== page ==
So there you have it. Two talks given at two outwardly respectable organisations: The Middle East Centre at LSE and the London Middle East Institute at SOAS. Both speakers gave two completely different reasons for the rise of Israel: For Beinin it was the Holocaust, for Mathew it was all down to the powerlessness of Arabs pitted against powerfully racist Brits and Zionist Jews.

And the theatre of hate continues apace. On Tuesday SOAS’ LMEI talk is about the “charismatic” Hassan Nasrallah. I kid you not.

Benny Morris fends off allegations of “racism” at LSE.

Benny Morris taking a question at LSE.

Benny Morris taking a question at LSE.

Israeli revisionist historian Benny Morris gave a talk at the London School of Economics on Tuesday night and was labeled a “racist”, “theologian” and a “social darwinist” by some anti-Zionists in the audience and others protesting his presence outside.

His talk was called Reconsidering the 1948 Arab-Israeli War.

The “theologian” accusation (see second video clip below) is absurd on two counts.

First, as Morris suggested, if anyone has a problem with his thesis all they need do is look at the footnotes in his book 1948 and then go and check the documents referred to and if they disagree with his interpration of the documents then they can challenge him.

Second, Morris questions the narrative, that many  Zionists hold dear, that the Palestinians simply left during the 1948 war on the orders of the surrounding Arab countries with a view to returning once the Jews had been defeated.

He cited incidences of transfer of Palestinians and massacres of Palestinians by Jewish/Israeli militias during the 1948 war, although, he said, whether any of this happened as a matter of “policy” is another matter; no governmental documentation was ever discovered that indicated such orders, and it is likely that such decisions were made independently by generals on the ground during individual battles (incidentally, it was the British that introduced the idea of transfer in the 1937 Peel Commission report)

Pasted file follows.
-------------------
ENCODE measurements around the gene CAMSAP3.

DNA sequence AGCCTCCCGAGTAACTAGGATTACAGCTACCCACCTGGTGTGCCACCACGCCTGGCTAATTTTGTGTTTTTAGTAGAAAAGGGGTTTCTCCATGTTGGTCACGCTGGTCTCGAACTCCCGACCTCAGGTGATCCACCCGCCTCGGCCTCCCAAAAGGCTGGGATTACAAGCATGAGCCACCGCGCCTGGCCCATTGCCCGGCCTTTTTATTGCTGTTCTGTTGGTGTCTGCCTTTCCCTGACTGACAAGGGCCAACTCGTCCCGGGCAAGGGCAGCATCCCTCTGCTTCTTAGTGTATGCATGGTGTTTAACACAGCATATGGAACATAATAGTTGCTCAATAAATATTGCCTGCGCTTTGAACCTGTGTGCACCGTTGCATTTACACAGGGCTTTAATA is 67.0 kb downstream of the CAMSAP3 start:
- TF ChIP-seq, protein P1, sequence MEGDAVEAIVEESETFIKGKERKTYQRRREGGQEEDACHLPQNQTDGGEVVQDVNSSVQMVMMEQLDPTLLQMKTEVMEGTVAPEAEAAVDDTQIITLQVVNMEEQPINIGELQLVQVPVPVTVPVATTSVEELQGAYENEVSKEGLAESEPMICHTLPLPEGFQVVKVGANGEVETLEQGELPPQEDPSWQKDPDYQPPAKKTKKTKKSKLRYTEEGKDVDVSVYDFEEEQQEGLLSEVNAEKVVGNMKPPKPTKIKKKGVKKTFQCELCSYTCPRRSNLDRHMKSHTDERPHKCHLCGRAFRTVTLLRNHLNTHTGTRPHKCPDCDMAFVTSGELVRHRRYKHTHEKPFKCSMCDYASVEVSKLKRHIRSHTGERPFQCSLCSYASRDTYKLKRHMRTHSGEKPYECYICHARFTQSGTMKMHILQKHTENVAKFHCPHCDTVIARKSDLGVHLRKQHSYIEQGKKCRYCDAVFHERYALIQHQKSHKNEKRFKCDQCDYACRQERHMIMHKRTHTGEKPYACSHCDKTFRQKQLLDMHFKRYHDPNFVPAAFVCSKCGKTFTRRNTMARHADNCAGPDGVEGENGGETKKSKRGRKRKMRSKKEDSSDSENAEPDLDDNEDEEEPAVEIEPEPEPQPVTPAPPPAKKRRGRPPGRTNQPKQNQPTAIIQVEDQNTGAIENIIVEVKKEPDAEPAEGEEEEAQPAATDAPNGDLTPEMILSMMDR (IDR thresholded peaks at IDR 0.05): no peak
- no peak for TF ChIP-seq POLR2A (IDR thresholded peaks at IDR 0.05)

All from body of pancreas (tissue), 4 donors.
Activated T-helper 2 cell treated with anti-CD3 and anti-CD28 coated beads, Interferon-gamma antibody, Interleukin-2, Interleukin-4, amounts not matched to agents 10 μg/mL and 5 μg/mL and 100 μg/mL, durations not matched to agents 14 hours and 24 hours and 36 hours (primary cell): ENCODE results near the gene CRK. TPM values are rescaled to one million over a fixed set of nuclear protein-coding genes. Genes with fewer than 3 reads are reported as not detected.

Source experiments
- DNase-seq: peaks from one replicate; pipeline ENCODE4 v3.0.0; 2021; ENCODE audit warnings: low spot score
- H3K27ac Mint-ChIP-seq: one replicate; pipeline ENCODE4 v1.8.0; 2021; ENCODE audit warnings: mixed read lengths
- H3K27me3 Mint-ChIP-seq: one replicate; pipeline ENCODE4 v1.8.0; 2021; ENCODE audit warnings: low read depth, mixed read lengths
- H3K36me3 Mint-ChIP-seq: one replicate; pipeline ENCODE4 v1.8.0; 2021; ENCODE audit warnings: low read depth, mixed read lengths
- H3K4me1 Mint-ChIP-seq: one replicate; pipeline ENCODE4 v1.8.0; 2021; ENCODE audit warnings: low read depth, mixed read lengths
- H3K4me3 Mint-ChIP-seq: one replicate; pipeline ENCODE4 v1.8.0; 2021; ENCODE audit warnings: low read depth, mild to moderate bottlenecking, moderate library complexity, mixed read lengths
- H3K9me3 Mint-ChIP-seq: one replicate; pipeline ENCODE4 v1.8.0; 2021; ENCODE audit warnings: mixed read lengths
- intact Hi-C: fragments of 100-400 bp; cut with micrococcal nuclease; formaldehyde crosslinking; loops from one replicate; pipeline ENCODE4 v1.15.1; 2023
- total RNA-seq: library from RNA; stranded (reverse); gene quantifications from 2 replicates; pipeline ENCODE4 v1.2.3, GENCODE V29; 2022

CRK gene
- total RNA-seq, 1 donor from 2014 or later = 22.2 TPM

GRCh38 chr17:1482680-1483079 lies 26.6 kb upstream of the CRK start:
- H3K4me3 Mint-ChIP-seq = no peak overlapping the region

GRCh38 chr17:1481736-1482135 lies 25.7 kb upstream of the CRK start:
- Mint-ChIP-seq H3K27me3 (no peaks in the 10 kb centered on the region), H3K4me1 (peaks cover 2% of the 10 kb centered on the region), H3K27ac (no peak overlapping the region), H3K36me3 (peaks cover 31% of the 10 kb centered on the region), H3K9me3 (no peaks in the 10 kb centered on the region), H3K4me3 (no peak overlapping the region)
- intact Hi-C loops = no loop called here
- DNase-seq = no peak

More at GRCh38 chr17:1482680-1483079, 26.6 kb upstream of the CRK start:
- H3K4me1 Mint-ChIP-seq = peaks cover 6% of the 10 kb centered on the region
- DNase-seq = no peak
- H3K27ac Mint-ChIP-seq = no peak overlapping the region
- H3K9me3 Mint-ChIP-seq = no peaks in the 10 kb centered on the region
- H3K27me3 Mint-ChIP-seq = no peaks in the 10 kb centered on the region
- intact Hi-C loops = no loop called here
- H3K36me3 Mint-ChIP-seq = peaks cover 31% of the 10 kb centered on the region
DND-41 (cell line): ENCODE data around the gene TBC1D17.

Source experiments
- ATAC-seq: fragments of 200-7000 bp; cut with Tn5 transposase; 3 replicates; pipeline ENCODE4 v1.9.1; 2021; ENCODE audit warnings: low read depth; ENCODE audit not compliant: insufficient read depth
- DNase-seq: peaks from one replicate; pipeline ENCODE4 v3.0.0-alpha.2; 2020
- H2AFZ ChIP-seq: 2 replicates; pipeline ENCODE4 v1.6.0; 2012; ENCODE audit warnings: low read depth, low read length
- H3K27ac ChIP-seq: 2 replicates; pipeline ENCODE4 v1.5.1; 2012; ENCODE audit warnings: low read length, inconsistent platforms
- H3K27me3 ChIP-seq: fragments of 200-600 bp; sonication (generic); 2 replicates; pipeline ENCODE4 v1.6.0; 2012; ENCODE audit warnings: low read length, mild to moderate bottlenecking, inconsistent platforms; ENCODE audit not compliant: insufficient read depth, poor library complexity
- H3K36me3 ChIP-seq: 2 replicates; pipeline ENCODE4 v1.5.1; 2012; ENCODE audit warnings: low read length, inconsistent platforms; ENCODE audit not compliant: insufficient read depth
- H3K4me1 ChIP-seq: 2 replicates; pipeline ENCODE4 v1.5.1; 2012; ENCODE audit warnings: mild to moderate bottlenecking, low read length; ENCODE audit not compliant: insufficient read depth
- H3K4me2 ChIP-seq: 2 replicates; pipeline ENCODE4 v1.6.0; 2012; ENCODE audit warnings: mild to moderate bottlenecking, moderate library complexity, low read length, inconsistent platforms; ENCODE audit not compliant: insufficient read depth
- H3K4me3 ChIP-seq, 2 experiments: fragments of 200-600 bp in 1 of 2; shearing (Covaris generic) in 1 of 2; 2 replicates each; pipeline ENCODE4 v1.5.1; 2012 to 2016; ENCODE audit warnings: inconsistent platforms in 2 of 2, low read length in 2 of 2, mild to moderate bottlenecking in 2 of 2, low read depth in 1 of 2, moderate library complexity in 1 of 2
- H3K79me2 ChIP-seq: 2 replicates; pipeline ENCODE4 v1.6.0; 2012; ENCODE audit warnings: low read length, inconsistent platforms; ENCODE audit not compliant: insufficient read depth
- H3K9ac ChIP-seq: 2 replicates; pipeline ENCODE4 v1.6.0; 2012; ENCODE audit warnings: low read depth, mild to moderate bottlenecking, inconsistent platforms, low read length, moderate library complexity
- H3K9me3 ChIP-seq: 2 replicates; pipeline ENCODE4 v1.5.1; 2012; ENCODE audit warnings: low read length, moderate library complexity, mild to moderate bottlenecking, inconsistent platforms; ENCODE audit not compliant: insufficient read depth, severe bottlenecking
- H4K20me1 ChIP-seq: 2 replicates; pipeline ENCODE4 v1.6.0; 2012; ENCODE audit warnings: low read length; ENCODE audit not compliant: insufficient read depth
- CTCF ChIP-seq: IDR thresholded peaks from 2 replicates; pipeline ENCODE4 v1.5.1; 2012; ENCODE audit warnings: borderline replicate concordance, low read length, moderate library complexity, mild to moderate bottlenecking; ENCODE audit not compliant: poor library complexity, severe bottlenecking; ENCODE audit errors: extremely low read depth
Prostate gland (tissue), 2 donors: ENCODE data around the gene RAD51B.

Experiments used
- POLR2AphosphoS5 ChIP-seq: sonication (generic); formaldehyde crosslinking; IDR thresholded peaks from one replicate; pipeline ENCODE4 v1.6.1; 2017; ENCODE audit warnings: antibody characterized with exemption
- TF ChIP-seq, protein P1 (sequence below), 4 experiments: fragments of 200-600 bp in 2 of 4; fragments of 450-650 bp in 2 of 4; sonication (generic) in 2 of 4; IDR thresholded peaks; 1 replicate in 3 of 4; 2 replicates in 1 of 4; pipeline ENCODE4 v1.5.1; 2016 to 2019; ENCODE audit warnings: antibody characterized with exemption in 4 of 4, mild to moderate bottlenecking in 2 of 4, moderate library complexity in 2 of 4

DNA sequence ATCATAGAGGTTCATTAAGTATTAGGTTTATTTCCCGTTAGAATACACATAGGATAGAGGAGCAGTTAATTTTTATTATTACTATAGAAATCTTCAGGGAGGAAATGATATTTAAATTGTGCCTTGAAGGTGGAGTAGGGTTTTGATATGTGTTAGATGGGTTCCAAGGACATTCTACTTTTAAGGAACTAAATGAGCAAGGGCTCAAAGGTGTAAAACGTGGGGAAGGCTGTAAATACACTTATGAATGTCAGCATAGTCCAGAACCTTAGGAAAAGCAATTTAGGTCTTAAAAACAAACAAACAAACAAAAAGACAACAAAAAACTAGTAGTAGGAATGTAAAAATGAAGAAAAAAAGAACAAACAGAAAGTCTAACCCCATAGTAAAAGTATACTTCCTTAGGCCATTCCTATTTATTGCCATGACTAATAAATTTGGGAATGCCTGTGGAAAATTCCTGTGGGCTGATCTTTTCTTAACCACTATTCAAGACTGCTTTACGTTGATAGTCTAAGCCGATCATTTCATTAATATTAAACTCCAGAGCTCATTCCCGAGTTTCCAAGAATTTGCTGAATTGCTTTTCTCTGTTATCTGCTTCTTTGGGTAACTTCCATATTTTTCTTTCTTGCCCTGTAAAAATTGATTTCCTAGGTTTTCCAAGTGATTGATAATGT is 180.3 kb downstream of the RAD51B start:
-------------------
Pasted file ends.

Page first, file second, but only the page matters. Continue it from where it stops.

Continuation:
He said that during the 1948 war 800/900 Palestinians were massacred by Jewish/Israeli militias, while 200/300 Jews were massacred by Arab militias; the disparity was because Jewish/Israeli militias conquered some 400 Palestinian towns and villages, whereas the Arabs conquered only a dozen Jewish settlements.

He said that as wars go 1948 was not, in the scheme of things, as bloody as many try to make it out to be when considering that, for example, 8,000-9,000 Muslim men and boys were killed at Srebrenica in the space of just two days during the Bosnian war.

He also said that the 1948 war created two refugee problems; a Palestinian one and a Jewish one. 700,000 Palestinians were displaced as were some 600,000 to 700,00 Jews who were intimidated and harassed and forced to leave their Arab countries; for example, in 1956 Jews were literally expelled from Egypt.

The difference is that the expelled Jews were aborbed into other countries, while the Palestinians were not. 700, 000 Jews and 150,000 Palestinians remained in Israel in 1949 and even today, after Israel has absorbed 3,000,000 Jewish immigrants, the ratio of Jews to Arabs remains the same in Israel, indicating the high birthrates of Arabs living in Israel.

On the war itself Morris said it was fought in two phases; the civil war from 29th November 1947, when the UN partitioned British Mandate Palestine, until 14th May 1948, when Israel declared independence. The first shots of the civil war were fired by Palestinian guerillas who ambushed a bus and killed seven Jews near Tel Aviv.

The second phase was from 14th May 1948, when Israel declared independence and the surrounding Arab armies invaded, until the ceasefire in 1949. Israel won the war possibly due to their purchase of airplanes after they declared independence. Until that time the Jews had no planes. The Israelis still had far fewer planes than the combined Arab armies, but were able to fly far more missions and had better trained pilots.

Morris also suggested that, in additon to the 1948 war being one about territory, it was regarded by the Arab side as a Holy Jihad. Many Imams declared a pan-Muslim Jihad and called for the mobilisation of Muslims to fight the Jewish state.

This was hotly disputed by some in the audience who asked for proof. Morris said he wasn’t an expert, as it would involve going through every Arab newspaper between 1947 and 1949, but this is his view based on what he has read and it is an issue that only occupies four pages in his book.

But, and this seemed to be the crux of the matter, all of the Arab archives remain closed. If they were opened it would shed light on this issue.

One woman in the audience claimed that, if anything, it was the Zionists who were waging a Holy Jihad due to their nature of wanting a Jewish state. Another woman suggested that proof that the Jews were fighting a holy war was their desire to reclaim Jerusalem.

Morris refuted both claims (see video clips below) by answering that most Israeli Jews in 1948 were either atheist or agnostic and that ben Gurion had decided against the mention of “God” in Israel’s Declaration of Independence as he thought it would alienate many Jews; in 1948 Israel was totally dominated by socialist thinking.